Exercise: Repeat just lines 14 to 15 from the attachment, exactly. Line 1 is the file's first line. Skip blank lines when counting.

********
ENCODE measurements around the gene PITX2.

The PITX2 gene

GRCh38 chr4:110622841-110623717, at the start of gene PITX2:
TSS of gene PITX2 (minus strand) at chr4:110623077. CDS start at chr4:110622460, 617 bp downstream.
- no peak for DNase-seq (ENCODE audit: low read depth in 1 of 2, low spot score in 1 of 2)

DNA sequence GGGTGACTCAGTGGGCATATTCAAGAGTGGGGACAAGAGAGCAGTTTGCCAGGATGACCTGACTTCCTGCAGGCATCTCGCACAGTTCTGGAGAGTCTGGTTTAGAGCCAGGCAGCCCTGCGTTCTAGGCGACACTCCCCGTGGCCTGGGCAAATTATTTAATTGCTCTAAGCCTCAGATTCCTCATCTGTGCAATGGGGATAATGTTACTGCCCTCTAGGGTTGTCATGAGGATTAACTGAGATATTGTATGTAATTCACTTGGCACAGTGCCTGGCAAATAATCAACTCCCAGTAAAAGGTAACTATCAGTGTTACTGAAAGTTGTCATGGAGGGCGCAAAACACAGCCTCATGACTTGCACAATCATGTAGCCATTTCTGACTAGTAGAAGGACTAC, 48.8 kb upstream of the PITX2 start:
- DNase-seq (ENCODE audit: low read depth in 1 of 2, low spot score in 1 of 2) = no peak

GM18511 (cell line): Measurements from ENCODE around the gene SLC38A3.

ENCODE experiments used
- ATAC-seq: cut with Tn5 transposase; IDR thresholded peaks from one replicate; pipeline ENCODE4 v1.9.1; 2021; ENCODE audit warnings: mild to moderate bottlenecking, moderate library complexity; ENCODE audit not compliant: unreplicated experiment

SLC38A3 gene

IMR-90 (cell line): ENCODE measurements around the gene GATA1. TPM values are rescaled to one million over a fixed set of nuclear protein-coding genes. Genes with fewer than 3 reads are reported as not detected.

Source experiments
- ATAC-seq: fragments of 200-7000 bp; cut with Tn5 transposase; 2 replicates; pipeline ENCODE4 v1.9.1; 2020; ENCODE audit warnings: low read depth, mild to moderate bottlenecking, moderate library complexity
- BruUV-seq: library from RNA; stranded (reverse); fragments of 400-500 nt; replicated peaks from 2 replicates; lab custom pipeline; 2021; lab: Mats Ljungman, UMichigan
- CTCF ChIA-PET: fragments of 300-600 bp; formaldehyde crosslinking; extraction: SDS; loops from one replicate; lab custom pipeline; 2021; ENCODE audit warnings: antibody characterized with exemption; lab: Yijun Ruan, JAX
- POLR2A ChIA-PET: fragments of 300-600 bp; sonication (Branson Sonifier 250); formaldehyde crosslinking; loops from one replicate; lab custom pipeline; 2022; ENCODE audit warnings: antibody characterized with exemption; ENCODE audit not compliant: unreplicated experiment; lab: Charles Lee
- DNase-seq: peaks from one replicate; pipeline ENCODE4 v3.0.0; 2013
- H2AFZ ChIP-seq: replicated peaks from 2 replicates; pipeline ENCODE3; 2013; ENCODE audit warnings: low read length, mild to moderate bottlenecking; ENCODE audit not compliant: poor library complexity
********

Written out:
- ATAC-seq: fragments of 200-7000 bp; cut with Tn5 transposase; 2 replicates; pipeline ENCODE4 v1.9.1; 2020; ENCODE audit warnings: low read depth, mild to moderate bottlenecking, moderate library complexity
- BruUV-seq: library from RNA; stranded (reverse); fragments of 400-500 nt; replicated peaks from 2 replicates; lab custom pipeline; 2021; lab: Mats Ljungman, UMichigan